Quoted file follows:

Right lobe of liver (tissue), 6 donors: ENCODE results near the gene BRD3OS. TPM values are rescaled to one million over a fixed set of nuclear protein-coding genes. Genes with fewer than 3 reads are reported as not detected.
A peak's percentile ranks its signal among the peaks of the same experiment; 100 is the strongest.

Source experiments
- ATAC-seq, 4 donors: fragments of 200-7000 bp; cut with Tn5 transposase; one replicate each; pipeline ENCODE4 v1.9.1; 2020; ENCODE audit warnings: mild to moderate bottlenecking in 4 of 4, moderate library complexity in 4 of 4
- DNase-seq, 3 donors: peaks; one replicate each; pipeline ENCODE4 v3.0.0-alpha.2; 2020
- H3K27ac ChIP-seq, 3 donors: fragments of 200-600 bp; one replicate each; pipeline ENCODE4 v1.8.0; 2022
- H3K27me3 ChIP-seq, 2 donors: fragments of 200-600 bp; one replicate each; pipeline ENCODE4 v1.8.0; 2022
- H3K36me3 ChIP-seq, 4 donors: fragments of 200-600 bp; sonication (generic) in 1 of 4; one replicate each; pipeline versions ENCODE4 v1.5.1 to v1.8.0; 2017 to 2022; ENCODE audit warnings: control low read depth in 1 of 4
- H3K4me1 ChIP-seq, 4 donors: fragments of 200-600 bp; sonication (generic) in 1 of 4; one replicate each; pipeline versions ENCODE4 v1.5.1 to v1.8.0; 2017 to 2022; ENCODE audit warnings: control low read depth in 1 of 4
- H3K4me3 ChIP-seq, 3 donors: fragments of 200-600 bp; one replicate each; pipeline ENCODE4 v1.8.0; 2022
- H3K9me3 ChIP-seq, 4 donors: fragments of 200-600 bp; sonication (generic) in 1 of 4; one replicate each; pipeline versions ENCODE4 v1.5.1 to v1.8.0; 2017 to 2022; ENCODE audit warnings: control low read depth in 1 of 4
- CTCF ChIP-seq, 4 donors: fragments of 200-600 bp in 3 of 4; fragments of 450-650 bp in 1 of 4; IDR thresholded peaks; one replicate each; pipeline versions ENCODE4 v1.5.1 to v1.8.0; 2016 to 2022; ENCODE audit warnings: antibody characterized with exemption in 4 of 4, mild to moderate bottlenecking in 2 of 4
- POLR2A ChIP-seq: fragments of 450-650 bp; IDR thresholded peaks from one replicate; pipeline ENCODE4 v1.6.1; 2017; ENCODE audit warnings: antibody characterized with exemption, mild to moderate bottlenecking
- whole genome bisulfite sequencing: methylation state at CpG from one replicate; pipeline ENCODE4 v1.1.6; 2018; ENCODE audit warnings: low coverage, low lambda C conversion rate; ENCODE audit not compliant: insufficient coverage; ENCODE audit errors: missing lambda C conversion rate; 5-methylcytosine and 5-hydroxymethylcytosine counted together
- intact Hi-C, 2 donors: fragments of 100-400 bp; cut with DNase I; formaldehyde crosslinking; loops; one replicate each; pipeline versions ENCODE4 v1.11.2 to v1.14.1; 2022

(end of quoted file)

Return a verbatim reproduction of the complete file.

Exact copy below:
Right lobe of liver (tissue), 6 donors: ENCODE results near the gene BRD3OS. TPM values are rescaled to one million over a fixed set of nuclear protein-coding genes. Genes with fewer than 3 reads are reported as not detected.
A peak's percentile ranks its signal among the peaks of the same experiment; 100 is the strongest.

Source experiments
- ATAC-seq, 4 donors: fragments of 200-7000 bp; cut with Tn5 transposase; one replicate each; pipeline ENCODE4 v1.9.1; 2020; ENCODE audit warnings: mild to moderate bottlenecking in 4 of 4, moderate library complexity in 4 of 4
- DNase-seq, 3 donors: peaks; one replicate each; pipeline ENCODE4 v3.0.0-alpha.2; 2020
- H3K27ac ChIP-seq, 3 donors: fragments of 200-600 bp; one replicate each; pipeline ENCODE4 v1.8.0; 2022
- H3K27me3 ChIP-seq, 2 donors: fragments of 200-600 bp; one replicate each; pipeline ENCODE4 v1.8.0; 2022
- H3K36me3 ChIP-seq, 4 donors: fragments of 200-600 bp; sonication (generic) in 1 of 4; one replicate each; pipeline versions ENCODE4 v1.5.1 to v1.8.0; 2017 to 2022; ENCODE audit warnings: control low read depth in 1 of 4
- H3K4me1 ChIP-seq, 4 donors: fragments of 200-600 bp; sonication (generic) in 1 of 4; one replicate each; pipeline versions ENCODE4 v1.5.1 to v1.8.0; 2017 to 2022; ENCODE audit warnings: control low read depth in 1 of 4
- H3K4me3 ChIP-seq, 3 donors: fragments of 200-600 bp; one replicate each; pipeline ENCODE4 v1.8.0; 2022
- H3K9me3 ChIP-seq, 4 donors: fragments of 200-600 bp; sonication (generic) in 1 of 4; one replicate each; pipeline versions ENCODE4 v1.5.1 to v1.8.0; 2017 to 2022; ENCODE audit warnings: control low read depth in 1 of 4
- CTCF ChIP-seq, 4 donors: fragments of 200-600 bp in 3 of 4; fragments of 450-650 bp in 1 of 4; IDR thresholded peaks; one replicate each; pipeline versions ENCODE4 v1.5.1 to v1.8.0; 2016 to 2022; ENCODE audit warnings: antibody characterized with exemption in 4 of 4, mild to moderate bottlenecking in 2 of 4
- POLR2A ChIP-seq: fragments of 450-650 bp; IDR thresholded peaks from one replicate; pipeline ENCODE4 v1.6.1; 2017; ENCODE audit warnings: antibody characterized with exemption, mild to moderate bottlenecking
- whole genome bisulfite sequencing: methylation state at CpG from one replicate; pipeline ENCODE4 v1.1.6; 2018; ENCODE audit warnings: low coverage, low lambda C conversion rate; ENCODE audit not compliant: insufficient coverage; ENCODE audit errors: missing lambda C conversion rate; 5-methylcytosine and 5-hydroxymethylcytosine counted together
- intact Hi-C, 2 donors: fragments of 100-400 bp; cut with DNase I; formaldehyde crosslinking; loops; one replicate each; pipeline versions ENCODE4 v1.11.2 to v1.14.1; 2022